Cyber thieves were able to drain over €500,000 from more than 190 customers at a European bank in one week, researchers at security firm Kaspersky Lab have discovered.
The researchers did not reveal the bank involved, but said the logs of a command and control (C&C) server for the malware used by the criminals showed that most of the victims were in Italy and Turkey, and that amounts stolen ranged from €1,700 to €39,000.
The cyber theft operation, codenamed Luuuk by the researchers, is believed to have been running for a week when the C&C server was discovered in January.
Within two days of discovery, the C&C server was shut down and wiped. But the researchers believe this could just be a change in infrastructure rather than the end of the operation.
“Soon after we detected this C&C server, we contacted the bank’s security service and the law enforcement agencies, and submitted all our evidence to them,” said Vicente Diaz, principal security researcher at Kaspersky Lab.
The cyber criminals are believed to have intercepted financial data and carried out fraudulent transactions as soon as victims logged onto their online bank accounts using the man-in-the-browser technique.
“On the C&C server we detected, there was no information as to which specific malware program was used in this campaign,” said Diaz.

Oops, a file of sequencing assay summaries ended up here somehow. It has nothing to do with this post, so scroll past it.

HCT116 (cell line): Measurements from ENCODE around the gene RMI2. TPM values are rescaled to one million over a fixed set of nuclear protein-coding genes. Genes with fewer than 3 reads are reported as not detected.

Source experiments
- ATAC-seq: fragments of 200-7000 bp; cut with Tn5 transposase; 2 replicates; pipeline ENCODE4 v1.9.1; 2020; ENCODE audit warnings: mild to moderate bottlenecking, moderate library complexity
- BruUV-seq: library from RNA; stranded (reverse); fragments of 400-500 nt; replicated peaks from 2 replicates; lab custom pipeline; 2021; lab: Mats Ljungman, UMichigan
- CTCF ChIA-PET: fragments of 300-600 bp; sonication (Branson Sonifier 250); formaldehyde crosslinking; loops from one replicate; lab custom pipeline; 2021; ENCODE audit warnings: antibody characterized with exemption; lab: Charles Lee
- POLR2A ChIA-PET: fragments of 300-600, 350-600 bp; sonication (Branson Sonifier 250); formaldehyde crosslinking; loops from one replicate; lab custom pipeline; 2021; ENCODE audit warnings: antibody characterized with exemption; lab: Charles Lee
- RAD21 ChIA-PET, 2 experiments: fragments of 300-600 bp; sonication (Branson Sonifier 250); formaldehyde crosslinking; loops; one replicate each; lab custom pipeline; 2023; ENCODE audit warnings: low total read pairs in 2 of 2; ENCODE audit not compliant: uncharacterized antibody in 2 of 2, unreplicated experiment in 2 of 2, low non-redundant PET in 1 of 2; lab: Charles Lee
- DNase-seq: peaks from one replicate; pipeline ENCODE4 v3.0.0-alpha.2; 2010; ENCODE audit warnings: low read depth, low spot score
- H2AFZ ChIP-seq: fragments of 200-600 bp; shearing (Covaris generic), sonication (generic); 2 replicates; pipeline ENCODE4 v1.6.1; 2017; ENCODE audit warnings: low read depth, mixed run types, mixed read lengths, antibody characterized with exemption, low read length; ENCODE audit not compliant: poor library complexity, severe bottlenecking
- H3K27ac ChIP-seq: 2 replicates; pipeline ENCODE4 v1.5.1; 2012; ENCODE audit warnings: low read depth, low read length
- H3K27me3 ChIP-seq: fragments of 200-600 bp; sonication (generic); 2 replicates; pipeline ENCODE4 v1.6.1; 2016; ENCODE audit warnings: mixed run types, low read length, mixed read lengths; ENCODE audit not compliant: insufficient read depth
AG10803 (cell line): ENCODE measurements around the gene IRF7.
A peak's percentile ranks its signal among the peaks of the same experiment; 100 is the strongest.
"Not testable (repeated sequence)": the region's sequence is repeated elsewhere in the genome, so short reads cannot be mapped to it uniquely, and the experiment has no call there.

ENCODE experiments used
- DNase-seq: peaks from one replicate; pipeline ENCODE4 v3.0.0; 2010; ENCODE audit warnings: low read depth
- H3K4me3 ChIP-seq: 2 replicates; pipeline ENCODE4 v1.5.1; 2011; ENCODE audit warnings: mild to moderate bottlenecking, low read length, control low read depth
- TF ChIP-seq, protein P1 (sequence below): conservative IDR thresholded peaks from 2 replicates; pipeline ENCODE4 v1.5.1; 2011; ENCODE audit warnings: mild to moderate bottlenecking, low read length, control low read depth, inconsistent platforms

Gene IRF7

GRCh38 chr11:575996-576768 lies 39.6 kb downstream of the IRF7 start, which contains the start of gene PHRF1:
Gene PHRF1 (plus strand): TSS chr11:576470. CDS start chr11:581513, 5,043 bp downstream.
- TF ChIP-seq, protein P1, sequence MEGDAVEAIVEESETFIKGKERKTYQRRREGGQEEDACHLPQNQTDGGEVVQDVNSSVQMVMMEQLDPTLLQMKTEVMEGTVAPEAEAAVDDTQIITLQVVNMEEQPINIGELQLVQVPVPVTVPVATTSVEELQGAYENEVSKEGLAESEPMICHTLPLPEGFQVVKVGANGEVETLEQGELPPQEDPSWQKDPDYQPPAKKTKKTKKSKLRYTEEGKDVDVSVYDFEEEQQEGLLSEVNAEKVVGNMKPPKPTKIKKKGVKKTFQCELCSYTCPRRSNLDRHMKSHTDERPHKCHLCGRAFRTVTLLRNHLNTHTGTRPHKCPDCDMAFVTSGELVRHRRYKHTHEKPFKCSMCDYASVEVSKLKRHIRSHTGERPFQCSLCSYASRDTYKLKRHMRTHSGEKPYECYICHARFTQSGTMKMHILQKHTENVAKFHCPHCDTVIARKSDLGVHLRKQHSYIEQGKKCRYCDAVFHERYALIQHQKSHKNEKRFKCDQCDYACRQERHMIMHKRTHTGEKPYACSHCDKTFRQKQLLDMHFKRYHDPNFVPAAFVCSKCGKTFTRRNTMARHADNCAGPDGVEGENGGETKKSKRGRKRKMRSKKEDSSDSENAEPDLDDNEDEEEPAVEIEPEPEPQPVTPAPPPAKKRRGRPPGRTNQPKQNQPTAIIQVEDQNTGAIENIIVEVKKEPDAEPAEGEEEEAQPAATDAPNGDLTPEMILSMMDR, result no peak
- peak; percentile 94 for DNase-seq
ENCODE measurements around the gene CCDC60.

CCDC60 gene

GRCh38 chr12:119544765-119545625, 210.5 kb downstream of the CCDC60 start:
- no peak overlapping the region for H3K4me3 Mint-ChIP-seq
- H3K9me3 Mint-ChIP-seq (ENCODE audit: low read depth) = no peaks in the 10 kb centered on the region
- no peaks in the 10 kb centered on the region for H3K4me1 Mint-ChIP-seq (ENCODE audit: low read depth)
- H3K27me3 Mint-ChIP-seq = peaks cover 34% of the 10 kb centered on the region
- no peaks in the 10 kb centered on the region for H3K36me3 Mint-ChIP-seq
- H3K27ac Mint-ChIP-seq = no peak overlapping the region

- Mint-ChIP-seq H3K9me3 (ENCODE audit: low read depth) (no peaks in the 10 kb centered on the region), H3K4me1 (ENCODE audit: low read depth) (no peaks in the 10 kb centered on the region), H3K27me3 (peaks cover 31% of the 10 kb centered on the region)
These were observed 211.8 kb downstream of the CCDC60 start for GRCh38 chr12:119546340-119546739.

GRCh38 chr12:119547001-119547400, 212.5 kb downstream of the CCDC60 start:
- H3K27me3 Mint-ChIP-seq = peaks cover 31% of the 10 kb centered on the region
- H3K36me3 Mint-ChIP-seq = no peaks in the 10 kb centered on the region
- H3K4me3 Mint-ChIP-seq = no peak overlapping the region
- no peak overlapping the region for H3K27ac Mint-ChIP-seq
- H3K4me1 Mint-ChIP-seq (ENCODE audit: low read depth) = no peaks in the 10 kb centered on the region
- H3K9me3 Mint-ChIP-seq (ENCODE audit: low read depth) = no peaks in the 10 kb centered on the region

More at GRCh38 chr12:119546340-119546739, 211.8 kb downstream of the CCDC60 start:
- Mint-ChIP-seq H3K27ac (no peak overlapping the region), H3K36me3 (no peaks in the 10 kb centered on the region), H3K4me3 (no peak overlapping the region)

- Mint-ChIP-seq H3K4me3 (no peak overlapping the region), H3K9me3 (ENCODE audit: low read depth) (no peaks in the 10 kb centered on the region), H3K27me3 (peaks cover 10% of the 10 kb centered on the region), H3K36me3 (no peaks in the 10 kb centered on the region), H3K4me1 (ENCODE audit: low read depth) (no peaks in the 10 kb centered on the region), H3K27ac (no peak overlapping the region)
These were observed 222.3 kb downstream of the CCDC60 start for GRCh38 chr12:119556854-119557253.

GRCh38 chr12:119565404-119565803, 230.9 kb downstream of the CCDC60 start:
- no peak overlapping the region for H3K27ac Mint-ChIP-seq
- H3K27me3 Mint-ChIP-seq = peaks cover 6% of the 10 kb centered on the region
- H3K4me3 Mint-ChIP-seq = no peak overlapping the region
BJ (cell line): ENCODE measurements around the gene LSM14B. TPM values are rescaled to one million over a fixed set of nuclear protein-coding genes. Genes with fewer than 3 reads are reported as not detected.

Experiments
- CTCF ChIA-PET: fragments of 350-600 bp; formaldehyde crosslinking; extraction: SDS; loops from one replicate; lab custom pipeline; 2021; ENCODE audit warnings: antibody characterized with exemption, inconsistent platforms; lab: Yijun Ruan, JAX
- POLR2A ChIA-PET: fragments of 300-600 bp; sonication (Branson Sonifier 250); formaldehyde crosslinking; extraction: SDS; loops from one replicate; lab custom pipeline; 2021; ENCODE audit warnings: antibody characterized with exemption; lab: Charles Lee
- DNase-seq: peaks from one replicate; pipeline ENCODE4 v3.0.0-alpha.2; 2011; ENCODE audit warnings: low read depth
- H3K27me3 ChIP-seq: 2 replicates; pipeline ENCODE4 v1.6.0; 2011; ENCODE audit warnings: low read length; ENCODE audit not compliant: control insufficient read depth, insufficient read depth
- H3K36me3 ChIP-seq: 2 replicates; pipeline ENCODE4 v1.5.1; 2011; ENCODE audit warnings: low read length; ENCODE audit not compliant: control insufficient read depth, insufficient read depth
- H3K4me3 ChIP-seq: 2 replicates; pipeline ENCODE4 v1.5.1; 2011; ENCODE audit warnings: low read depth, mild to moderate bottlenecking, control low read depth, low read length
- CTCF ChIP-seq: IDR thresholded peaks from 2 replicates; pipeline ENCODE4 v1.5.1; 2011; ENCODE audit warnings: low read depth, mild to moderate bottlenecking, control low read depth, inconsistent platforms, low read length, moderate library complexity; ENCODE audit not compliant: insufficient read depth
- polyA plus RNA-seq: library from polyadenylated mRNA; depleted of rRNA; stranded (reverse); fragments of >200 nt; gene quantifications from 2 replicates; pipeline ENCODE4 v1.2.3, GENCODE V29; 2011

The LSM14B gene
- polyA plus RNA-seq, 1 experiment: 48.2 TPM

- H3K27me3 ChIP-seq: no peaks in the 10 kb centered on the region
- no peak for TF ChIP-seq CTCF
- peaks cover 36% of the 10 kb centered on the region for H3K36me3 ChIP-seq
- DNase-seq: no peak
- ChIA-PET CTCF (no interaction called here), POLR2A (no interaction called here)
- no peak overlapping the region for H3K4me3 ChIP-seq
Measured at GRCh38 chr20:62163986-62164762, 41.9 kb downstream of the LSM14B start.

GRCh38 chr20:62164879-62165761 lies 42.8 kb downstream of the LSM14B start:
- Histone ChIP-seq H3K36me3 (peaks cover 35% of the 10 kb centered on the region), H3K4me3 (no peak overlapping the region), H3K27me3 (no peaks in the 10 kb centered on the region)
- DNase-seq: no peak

“However, many existing Zeus variations, such as Citadel, SpyEye and IceIX, have that necessary capability. We believe the malware used in this campaign could be a Zeus variant using sophisticated web injects on the victims,” he added.
The stolen money was passed on to the criminals’ accounts in an interesting and unusual way. The criminals appear to have used several “drop” groups of people to receive some of the stolen money in specially created bank accounts and cash out via bank automatic cash machines.
One group was responsible for transferring sums of €40,000-€50,000, another with €15,000-€20,000 and a third with no more than €2,000.
“These differences in the amount of money entrusted to different drops may be indicative of varying levels of trust for each drop type,” said Diaz.
“We know that members of these schemes often cheat their partners in crime and abscond with the money they were supposed to cash. The Luuuk’s bosses may be trying to hedge against these losses by setting up different groups with different levels of trust.”
Kaspersky Lab is engaged in an investigation of the criminal gang’s activities because although the C&C server was shut down, the complexity of the operation suggests it may be continuing, researchers said.
Although the gang appears to be made up of professional cyber criminals, researchers said the tools used to carry out the thefts can be detected by existing fraud prevention technologies.
The Zeus Trojan malware was first detected in 2007 and has since been linked to several bank thefts running into millions of pounds.
In June, the UK’s National Crime Agency took part in a worldwide co-ordinated operation of unprecedented scale to shut down C&C servers for a Zeus botnet.
GameOver Zeus is believed to be responsible for the fraudulent transfer of hundreds of millions of pounds globally.
The number of infected computers in the UK is estimated at around 15,500, but many more are potentially at risk, security experts have warned.
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